How do businesses not simply survive, but thrive in this new reality?

Oftentimes, innovative ideas are a result of being put against difficult challenges. In 1665, Issac Newton was forced to work from home due to the plague. It was during this time of reduced distractions that ultimately led him to write papers which would later become the basis for calculus, and the formation of his theories about optics and gravity - yes, the famous apple story occurred while he too, was practicing social distancing. When Cambridge reopened, Newton returned with his papers in hand, and “[w]ithin six months, he was made a fellow; two years later, a professor.” What this lesson teaches us is that this time is what we make of it. Here are three trends we believe businesses should engage in to thrive:

Embracing new needs and markets. One trend we have seen with some businesses is early adaptation to the changing needs of customers. For example, as gyms and specialized fitness businesses must close their physical locations, many are taking on the new challenge of getting people fit, from the comfort of their homes. Some have taken to online streaming platforms to provide classes, with a subscription based model to bring income during this difficult time. Other businesses, like bakeries or cafes, have opted to do curbside pick ups or deliveries, allowing for customers to order their favorite items right to their home. Some restaurants, while they have shut their doors to diners, have continued to keep their kitchens opened for delivery service. Businesses need to consider how the situation changes the consumers demands, and how they can fill the needs of this new market. As the situation develops, there’s no clear prediction of when physical distancing will come to an end. Therefore, businesses will have to plan for a long-term horizon as well as a short-term pivot.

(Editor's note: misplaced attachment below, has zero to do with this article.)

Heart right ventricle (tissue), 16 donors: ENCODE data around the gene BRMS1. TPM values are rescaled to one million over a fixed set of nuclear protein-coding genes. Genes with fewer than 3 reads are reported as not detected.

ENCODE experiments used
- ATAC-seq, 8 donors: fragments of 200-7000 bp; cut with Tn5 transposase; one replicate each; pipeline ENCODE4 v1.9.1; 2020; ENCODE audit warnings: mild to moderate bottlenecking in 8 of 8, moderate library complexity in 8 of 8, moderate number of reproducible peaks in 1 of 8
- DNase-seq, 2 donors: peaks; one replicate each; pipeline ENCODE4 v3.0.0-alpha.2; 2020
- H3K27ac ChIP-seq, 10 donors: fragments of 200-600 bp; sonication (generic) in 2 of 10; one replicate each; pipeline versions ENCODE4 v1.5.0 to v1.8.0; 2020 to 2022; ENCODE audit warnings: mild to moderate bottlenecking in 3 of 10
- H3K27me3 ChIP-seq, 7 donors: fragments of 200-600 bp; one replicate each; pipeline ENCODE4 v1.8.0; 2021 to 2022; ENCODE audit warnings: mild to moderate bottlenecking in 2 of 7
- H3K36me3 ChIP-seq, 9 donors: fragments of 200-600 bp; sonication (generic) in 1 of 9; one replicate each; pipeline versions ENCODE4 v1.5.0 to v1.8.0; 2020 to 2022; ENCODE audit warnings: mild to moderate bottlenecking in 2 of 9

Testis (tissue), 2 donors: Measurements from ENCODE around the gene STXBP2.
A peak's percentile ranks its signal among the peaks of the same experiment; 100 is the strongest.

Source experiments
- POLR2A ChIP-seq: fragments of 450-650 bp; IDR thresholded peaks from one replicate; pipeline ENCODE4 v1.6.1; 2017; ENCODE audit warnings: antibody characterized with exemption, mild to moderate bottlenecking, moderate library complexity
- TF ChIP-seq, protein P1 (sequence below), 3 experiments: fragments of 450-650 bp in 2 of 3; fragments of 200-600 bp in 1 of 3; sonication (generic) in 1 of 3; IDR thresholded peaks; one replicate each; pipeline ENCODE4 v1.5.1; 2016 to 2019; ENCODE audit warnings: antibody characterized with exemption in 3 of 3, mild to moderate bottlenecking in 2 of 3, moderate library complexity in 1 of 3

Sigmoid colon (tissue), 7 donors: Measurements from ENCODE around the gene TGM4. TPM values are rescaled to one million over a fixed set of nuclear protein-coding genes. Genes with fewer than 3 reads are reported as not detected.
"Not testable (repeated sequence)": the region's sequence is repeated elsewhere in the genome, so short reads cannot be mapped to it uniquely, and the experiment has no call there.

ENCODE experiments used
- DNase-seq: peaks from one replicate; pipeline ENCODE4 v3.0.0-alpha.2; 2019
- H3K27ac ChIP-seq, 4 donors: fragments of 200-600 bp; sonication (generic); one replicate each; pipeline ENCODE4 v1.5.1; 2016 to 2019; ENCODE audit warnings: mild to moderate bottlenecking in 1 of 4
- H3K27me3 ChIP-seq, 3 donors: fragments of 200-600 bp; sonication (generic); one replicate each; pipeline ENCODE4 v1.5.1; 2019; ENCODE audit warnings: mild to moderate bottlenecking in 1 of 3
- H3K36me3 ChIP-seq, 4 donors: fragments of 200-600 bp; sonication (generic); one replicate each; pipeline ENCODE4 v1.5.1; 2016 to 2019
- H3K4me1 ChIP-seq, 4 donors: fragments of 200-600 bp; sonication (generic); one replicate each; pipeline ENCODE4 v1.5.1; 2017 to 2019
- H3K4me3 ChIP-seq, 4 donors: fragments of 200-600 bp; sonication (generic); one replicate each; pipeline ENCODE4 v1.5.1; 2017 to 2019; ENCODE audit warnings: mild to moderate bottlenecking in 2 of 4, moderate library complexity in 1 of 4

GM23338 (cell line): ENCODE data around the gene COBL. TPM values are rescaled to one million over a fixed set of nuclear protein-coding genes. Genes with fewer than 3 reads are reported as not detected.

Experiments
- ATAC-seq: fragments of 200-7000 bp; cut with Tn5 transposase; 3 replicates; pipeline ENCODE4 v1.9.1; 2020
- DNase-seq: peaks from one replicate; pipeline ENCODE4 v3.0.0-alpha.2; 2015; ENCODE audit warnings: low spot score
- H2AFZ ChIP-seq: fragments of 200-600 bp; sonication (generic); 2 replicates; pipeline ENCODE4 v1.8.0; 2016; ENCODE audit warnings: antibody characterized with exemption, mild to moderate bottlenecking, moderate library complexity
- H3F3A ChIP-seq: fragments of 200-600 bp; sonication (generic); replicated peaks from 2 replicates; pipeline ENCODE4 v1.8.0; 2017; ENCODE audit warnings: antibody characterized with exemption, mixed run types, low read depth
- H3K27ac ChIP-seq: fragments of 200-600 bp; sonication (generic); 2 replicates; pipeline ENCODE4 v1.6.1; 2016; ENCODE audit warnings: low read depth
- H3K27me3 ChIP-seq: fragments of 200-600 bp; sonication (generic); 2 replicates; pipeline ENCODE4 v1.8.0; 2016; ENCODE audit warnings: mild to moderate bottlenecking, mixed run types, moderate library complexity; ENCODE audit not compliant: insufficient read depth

Adopting technology with openness. Another trend we have seen is that although video conferencing and information sharing platforms have been around a while, organizations have been slow to adopt these as there was no real pressure to do so. For example, while technology has been available for online lectures and classes, universities and schools have only adopted these rapidly over the past week to ensure courses are still running. Doctors and medical care have also started to move to phone consultations or online. While there are undoubtedly issues that need to be worked through during the initial stages, by being open to adopting new processes and platforms, we can innovate, grow and create a new normal.

Revisit purpose and value creation. Finally, we have seen a few businesses take this time to reflect and regroup on what their purpose is, and how they can embody those in their actions to help generate value. Were there things that were put on the back burner that could help increase efficiency, but there was just no time to get to? Or, was development of new products or services in the pipeline, but there were other projects in the way? Companies should take this time as an opportunity to refocus on developing skills that can help kick off new initiatives.

It's no question that the challenges businesses face in this new reality are difficult. However, if we can take on the perspective that this is an unusual opportunity to expedite learning and embrace new needs and markets, businesses can not only weather the storm, but come out the other side stronger and wiser than before.

This work has been funded by Viewpoint Foundation.